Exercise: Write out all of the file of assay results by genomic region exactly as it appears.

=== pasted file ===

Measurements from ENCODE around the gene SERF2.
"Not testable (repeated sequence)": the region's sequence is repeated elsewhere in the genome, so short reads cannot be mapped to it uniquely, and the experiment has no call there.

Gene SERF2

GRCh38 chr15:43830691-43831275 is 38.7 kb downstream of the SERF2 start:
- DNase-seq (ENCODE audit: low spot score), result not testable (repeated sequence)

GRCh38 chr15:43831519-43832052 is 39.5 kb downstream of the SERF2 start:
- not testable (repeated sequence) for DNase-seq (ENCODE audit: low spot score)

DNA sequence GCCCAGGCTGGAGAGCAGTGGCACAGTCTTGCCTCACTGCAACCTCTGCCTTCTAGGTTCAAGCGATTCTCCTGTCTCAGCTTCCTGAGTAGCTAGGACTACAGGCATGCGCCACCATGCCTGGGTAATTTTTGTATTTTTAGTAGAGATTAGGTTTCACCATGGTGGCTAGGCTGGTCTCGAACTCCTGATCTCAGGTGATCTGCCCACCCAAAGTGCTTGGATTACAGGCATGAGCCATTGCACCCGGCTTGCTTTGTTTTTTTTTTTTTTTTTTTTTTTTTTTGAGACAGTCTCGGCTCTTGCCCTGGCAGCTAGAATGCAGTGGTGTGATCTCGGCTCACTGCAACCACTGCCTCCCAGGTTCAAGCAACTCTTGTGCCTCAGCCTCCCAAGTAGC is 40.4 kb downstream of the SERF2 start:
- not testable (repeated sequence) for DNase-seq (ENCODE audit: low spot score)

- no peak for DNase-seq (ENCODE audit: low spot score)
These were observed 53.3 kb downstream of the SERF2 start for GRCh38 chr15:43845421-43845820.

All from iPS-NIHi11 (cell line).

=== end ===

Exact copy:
Measurements from ENCODE around the gene SERF2.
"Not testable (repeated sequence)": the region's sequence is repeated elsewhere in the genome, so short reads cannot be mapped to it uniquely, and the experiment has no call there.

Gene SERF2

GRCh38 chr15:43830691-43831275 is 38.7 kb downstream of the SERF2 start:
- DNase-seq (ENCODE audit: low spot score), result not testable (repeated sequence)

GRCh38 chr15:43831519-43832052 is 39.5 kb downstream of the SERF2 start:
- not testable (repeated sequence) for DNase-seq (ENCODE audit: low spot score)

DNA sequence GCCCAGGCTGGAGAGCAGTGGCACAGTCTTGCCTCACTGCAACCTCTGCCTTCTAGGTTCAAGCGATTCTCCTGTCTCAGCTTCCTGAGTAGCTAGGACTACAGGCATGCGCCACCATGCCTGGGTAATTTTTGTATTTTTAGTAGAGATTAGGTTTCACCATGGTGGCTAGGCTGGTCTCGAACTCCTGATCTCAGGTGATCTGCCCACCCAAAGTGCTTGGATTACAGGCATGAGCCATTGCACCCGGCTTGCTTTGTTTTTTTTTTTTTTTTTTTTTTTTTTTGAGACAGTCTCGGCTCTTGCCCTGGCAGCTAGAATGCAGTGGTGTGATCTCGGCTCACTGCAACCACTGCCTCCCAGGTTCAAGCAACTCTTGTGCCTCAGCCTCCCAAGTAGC is 40.4 kb downstream of the SERF2 start:
- not testable (repeated sequence) for DNase-seq (ENCODE audit: low spot score)

- no peak for DNase-seq (ENCODE audit: low spot score)
These were observed 53.3 kb downstream of the SERF2 start for GRCh38 chr15:43845421-43845820.

All from iPS-NIHi11 (cell line).